Combating Modern Slavery: An Examination of Legal Frameworks and Enforcement Mechanisms on Non-State Actors.

Adeleye, Nkem (2019) Combating Modern Slavery: An Examination of Legal Frameworks and Enforcement Mechanisms on Non-State Actors. In: Applied International Conferences Dubai 2019 Proceedings. ARICON Conferences, 1 . Nielsen Book UK, United Kingdom, pp. 3-14. ISBN 9781789722185

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Abstract

It is of particular concern that despite slavery being abolished in international law with a clear international legal framework existing (ILO Conventions, Slavery Convention, Supplementary Convention and Palermo Protocols) which criminalises slave labour and human trafficking and imposes duties on state actors, these practices are condoned by both state and non-state actors. The world of sports for instance, is a lucrative industry generating a significant level of income, which sometimes exceeds states’ GDP. The FIFA world cup is the biggest sporting event that oversees countries bidding to host. The benefits to a host country include tourism, creation of jobs, accommodation and transport infrastructure. Qatar will be hosting the next world cup in 2022 and have come under intense scrutiny and criticism for abusive labour practices. Recording 185 Nepalese deaths in Qatar in 2013 while building world cup infrastructure, an estimation of the death of 4000 migrant workers before the launch of the word cup. FIFA’s mission to build a better future for all through football has been questioned while Qatar officials echoed the outrage stirred by media reports expressing shock at the deplorable conditions migrant workers have been subjected to. In collaboration with the International Labour Organisation (ILO), Qatar has agreed to oversee reform with enforcement mechanisms in place to ensure maximum protection for over 2 million migrant workers, with the ultimate aim of scrapping this exploitative system of sponsored labour.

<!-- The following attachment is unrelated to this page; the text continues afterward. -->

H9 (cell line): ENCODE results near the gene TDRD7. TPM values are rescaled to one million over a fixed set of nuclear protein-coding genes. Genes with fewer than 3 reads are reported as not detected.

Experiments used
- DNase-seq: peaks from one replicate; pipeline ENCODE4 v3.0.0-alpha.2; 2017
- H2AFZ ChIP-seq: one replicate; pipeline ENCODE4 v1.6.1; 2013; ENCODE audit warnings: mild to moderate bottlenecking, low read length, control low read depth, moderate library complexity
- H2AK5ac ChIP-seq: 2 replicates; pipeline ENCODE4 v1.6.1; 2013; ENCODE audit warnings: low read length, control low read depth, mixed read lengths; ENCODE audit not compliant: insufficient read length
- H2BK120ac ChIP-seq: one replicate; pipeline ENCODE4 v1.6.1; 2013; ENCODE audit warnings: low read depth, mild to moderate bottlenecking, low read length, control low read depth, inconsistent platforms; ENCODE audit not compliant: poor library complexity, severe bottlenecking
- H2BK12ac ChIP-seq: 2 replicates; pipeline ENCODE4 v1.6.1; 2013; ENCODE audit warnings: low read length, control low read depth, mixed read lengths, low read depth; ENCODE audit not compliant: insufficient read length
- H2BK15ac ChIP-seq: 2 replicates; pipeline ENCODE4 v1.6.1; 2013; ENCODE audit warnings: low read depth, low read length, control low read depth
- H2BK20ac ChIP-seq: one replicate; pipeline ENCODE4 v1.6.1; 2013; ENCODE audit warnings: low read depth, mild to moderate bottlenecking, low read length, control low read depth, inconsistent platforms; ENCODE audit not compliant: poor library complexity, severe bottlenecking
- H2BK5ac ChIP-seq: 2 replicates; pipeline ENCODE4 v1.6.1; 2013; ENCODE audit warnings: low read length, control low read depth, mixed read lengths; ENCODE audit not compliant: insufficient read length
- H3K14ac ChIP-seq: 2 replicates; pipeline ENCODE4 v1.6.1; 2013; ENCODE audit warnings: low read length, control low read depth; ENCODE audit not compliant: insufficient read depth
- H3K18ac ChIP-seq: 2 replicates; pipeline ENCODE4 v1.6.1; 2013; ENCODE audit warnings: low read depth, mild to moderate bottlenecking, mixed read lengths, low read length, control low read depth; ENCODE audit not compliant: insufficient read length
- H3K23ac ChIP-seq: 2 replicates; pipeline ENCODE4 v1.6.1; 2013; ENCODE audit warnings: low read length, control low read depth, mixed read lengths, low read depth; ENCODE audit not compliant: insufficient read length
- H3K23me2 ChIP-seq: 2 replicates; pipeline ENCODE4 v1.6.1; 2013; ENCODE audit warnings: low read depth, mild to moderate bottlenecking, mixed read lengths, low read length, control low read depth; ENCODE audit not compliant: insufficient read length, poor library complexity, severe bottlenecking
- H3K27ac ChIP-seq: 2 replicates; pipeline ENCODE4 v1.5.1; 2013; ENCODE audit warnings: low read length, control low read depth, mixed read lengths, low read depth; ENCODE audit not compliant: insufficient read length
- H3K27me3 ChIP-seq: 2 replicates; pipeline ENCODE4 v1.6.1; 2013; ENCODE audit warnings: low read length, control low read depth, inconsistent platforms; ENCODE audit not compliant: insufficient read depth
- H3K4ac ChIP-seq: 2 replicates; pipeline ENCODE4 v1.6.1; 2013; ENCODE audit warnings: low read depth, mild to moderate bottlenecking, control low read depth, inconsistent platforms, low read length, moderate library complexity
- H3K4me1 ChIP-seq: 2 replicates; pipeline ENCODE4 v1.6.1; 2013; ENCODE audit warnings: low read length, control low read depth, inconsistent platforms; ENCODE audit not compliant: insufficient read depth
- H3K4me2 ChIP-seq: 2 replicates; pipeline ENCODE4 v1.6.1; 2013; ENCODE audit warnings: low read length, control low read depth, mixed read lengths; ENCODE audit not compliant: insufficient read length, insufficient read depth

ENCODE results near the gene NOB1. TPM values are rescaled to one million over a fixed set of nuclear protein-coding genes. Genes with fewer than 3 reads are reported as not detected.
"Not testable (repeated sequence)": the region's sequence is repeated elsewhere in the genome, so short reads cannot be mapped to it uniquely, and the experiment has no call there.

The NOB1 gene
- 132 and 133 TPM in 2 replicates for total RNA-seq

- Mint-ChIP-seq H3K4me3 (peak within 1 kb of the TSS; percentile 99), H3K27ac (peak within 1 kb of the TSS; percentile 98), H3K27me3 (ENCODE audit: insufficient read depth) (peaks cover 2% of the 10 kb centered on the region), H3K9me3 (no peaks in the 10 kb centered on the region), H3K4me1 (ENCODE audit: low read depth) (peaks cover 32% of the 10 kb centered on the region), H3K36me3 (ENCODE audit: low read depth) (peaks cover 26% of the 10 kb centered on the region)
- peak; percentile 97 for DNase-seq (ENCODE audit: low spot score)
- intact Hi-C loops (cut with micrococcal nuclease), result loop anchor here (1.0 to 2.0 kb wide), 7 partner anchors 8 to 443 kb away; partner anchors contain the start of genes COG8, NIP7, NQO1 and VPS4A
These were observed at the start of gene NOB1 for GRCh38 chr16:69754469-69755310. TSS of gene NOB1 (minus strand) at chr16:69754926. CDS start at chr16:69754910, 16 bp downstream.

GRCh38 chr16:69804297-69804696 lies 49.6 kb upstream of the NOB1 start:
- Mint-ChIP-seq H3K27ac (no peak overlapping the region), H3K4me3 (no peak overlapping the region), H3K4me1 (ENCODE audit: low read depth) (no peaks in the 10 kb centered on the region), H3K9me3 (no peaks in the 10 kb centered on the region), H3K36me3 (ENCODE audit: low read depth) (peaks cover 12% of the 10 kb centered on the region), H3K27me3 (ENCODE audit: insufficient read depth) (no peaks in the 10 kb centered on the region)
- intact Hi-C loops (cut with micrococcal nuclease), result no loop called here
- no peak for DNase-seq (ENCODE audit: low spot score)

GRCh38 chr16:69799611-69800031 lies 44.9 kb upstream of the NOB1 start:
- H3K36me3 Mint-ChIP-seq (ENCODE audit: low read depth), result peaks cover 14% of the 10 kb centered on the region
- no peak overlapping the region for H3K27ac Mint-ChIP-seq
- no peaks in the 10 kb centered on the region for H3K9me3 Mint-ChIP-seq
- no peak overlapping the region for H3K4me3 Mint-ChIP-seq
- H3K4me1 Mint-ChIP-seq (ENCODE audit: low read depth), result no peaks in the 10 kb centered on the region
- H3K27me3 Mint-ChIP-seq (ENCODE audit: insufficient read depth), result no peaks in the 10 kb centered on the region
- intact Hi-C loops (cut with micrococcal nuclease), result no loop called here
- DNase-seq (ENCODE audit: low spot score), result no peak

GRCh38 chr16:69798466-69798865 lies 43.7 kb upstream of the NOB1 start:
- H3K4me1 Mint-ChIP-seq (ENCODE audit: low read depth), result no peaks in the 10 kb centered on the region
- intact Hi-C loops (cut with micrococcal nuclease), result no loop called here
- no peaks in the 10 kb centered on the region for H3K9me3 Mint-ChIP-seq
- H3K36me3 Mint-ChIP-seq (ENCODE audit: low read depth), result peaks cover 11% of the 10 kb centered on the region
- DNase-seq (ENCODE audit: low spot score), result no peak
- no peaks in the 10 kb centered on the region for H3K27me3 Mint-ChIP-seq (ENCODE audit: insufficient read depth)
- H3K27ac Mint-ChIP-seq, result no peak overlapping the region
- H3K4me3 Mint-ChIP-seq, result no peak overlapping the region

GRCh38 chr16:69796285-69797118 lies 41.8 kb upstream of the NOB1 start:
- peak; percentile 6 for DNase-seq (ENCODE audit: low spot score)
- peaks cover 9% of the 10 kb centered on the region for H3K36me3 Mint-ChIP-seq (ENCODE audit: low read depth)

Although Qatar has duties under international law and has to report to the United Nations and the ILO, the question is whether oversight can be exercised over international sports organisations where main actors/stakeholders such as FIFA are captured under this framework. FIFA was prompted to take action on particular issues and to take an active stance against certain abusive labour practices, which prevail in Qatar. This paper is contributing to the ever-increasing debate that in a globalised society, we need to move away from the state-centred focus of international law and move towards creating legal frameworks that capture non-state actors, creating binding obligations on them. This paper provides an insight into practices condoned by states, which create avenues for the perpetration of this transnational crime.
With a growing discourse on the emergence of modern slavery and human trafficking on the political and legislative agenda, and with human trafficking estimated to generate billions in illicit proceeds, this discussion re-ignites the debate that activities of state and non-state actors need to fall within the sphere of international law in combatting modern slavery and human trafficking.

Item Type: Book Section
Date: 1 May 2019
Subjects: M200 Law by Topic
Divisions: Faculty of Business, Law and Social Sciences > School of Law
Depositing User: Nkem Adeleye
Date Deposited: 02 Aug 2019 10:32
Last Modified: 02 Aug 2019 10:32
URI: http://www.open-access.bcu.ac.uk/id/eprint/7650

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